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Home » May 2006 Game CommentsMay 2006 » Halve


Game 28: May 4, 2006
Blue Jays (14-13), 4
Red Sox (16-12), 7
L: Josh Towers (0-6)
W: Matt Clement (3-2)
S: Jonathan Papelbon (11)

This game featured three members of the Top Eleven Active Baseball Players Without Necks, so it had to be good.

  1. Bartolo Colon
  2. B.J. Ryan
  3. Brendan Donnelly
  4. Jason Giambi
  5. Adam Dunn
  6. C.C. Sabathia
  7. Wily Mo Peña
  8. Jeromy Burnitz
  9. Bob Wickman
  10. Ronnie Belliard
  11. Troy Glaus

Note that two of the Cleveland players, Sabathia and Belliard, have taken to offset their anatomical disadvantage by tilting their caps to the side. You’ll soon see this season’s jaunty fashion statement on all of these thickly-appendaged athletes, as the coordinating silk scarf approach with team logo approach didn’t quite pass muster, even though it a convenient method to daub away tobacco juice.

The Red Sox starting nine played a joke on one of their own. Manny Ramirez trotted out to his habitual position in shallow left--all by his lonesome. He turned back toward home plate to find himself companionless on the field. Taking the prank in stride, he smiled and did his patented double point. Boston’s looseness boded well for the game; perhaps it would rub off on the somewhat anxious Matt Clement, who always seems wound up a bit too tight on the mound.

Facing the AL East’s resident OBP and slugging percentage-improver Josh Towers wouldn’t hurt, either. The Blue Jay pitcher did get a quick out in the first inning by inducing Kevin Youkilis to ground out, but that would be only easy out. Mark Loretta doubled down the third base line, his hit jangling into the left field corner. Towers then intentionally walked David Ortiz to get to Ramirez, who walked on five pitches to crowded the bases.

Trot Nixon couldn’t get the ball out of the infield, but his grounder still scored Loretta. With two outs, the Red Sox bludgeoned Towers for two consecutive doubles (Jason Varitek and Mike Lowell) and a single (Peña), putting five runs on the board for a lead that would not be surmounted.

Did Bud Selig really bring up cocaine abuse during his interview with Don Orsillo and Jerry Remy? I thought I wasn’t imaging that. Nor was I fabricating Don and Jerry’s raillery about blow during the fourth. I was severely disappointed the musical montage wasn’t “White Lines” by Grandmaster Flash.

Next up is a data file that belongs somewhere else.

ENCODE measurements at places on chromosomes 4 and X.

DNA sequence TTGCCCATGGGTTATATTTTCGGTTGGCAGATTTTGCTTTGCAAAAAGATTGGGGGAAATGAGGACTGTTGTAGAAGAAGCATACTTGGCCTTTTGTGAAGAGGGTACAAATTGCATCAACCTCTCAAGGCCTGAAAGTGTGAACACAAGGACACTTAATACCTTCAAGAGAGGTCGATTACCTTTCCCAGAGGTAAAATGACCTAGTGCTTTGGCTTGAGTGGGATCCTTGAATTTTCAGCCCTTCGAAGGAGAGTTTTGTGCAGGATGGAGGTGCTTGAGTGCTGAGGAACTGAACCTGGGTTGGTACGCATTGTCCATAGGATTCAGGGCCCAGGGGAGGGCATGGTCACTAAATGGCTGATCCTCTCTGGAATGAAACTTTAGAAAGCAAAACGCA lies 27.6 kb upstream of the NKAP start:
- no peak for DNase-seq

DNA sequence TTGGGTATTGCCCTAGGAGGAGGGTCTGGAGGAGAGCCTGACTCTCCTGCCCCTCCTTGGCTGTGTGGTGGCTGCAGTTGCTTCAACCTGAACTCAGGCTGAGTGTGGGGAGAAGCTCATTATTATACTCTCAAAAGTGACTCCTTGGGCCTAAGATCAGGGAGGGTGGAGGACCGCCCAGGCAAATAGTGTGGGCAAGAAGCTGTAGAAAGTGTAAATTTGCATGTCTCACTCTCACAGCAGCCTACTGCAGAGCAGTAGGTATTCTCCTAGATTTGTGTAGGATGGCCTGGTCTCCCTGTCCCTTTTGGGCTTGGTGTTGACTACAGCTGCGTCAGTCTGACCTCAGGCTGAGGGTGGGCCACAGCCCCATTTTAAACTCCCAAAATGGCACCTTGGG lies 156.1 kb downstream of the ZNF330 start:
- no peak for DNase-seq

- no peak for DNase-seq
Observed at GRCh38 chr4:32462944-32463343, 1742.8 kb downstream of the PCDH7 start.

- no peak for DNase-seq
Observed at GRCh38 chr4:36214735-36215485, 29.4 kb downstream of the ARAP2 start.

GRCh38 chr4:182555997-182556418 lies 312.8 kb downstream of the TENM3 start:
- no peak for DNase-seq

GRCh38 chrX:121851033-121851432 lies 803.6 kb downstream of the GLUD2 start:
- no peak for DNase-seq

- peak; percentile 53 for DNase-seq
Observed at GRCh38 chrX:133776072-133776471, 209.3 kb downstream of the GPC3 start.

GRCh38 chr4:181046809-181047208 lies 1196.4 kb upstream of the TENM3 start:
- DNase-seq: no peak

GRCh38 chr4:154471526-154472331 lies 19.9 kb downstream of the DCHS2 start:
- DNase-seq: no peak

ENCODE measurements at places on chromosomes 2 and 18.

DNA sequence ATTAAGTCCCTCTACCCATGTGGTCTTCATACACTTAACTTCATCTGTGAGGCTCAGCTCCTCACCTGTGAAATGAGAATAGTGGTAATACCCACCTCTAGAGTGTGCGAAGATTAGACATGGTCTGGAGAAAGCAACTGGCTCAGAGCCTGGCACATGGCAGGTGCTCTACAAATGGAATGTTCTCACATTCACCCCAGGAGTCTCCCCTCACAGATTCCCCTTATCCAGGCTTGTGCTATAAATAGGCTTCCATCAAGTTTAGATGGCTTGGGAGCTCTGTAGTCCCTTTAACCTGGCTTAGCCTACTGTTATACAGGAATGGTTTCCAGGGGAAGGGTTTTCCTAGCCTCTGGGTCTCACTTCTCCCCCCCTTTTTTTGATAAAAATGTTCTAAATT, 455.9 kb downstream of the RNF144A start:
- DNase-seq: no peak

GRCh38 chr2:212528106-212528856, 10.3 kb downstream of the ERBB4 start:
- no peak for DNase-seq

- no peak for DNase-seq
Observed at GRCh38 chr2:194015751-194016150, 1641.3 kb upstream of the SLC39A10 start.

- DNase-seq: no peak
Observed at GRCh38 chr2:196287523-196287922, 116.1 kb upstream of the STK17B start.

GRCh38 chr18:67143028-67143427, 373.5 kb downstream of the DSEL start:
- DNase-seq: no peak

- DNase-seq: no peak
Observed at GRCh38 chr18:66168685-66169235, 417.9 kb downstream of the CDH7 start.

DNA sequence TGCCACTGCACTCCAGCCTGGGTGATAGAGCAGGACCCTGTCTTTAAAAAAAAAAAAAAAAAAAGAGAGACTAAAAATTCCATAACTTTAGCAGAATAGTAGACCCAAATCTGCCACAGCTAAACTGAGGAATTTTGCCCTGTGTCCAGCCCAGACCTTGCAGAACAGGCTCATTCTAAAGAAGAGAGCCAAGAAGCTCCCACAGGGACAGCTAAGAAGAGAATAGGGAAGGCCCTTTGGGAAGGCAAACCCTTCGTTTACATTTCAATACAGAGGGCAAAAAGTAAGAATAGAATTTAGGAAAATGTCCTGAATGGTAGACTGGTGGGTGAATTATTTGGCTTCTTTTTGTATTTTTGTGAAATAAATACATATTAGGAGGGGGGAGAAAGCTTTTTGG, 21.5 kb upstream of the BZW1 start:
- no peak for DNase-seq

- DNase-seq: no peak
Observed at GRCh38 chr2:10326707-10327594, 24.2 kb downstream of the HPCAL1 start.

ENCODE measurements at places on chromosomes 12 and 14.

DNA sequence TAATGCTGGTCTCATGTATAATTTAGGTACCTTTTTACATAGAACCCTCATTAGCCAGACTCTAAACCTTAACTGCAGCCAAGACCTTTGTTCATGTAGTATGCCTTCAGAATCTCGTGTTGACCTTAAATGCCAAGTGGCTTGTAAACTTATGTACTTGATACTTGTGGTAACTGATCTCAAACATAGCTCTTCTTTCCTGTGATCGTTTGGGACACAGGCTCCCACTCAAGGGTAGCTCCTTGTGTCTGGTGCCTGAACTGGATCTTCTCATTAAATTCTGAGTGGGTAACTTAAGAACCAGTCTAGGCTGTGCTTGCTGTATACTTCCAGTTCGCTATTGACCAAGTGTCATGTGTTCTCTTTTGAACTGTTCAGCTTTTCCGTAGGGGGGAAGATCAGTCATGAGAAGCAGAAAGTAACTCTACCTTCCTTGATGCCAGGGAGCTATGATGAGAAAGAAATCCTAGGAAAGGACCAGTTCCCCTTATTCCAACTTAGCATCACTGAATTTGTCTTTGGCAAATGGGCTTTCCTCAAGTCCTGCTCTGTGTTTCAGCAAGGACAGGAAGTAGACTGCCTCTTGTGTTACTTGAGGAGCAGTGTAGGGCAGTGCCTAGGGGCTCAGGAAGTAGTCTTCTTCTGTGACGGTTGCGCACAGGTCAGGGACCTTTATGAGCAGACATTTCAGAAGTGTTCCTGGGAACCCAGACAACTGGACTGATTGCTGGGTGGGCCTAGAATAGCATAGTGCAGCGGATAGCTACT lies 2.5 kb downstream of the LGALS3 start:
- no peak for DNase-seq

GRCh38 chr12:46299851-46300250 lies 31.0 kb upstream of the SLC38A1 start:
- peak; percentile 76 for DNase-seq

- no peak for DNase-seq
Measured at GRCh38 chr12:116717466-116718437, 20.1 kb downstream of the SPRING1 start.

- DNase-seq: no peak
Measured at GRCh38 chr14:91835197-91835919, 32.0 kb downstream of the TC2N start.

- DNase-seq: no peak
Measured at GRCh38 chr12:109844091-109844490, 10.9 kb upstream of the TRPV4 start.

Often I fear more for the integrity of things like walls and equipment rather than the players themselves. Varitek backhanded Lyle Overbay’s pop-up in foul territory with equipment nearby in the fourth inning. I know the catcher lost the battle with the fungo circle in the past, but I’m sure he’s primed to take his vengeance out on some donuts. Peña had to pursue another Overbay offering into the triangle. The bullpen wall got the better of lesser mortals like Torii Hunter; I can picture the replacement center fielder incidentally brushing against the concrete and leaving gaping holes in his wake.

I think the Red Sox bullpen loves to give hitters their first homers of the season. Rudy Seanez did so for Carl Crawford on April 30th and Julian Tavarez did the same for Eric Hinske in the ninth inning. Combined with Glaus’s two-run homer into the far Monster seats off a Seanez pitch in the seventh inning, the Blue Jays made something of a game of it late. That pair does like to make things interesting.

The crowded chanted for Jonathan Papelbon, who got the ninth inning’s two final outs with a runner on first. He wasn’t completely perfect; he gave up a single to Frank Catalanotto. But which Red Sox pitcher doesn’t give up base hits to Catalanotto?

Pap-el-bon! Pap-el-bon! Pap-el-bon!

Note to Dave’s Diegesis fans: I got unexpected tickets to tonight’s game, so the Friday feature will be delayed until tomorrow.


Damn. I really miss having cable. Now I need to find a bootleg web clip of Remy discussing cocaine.

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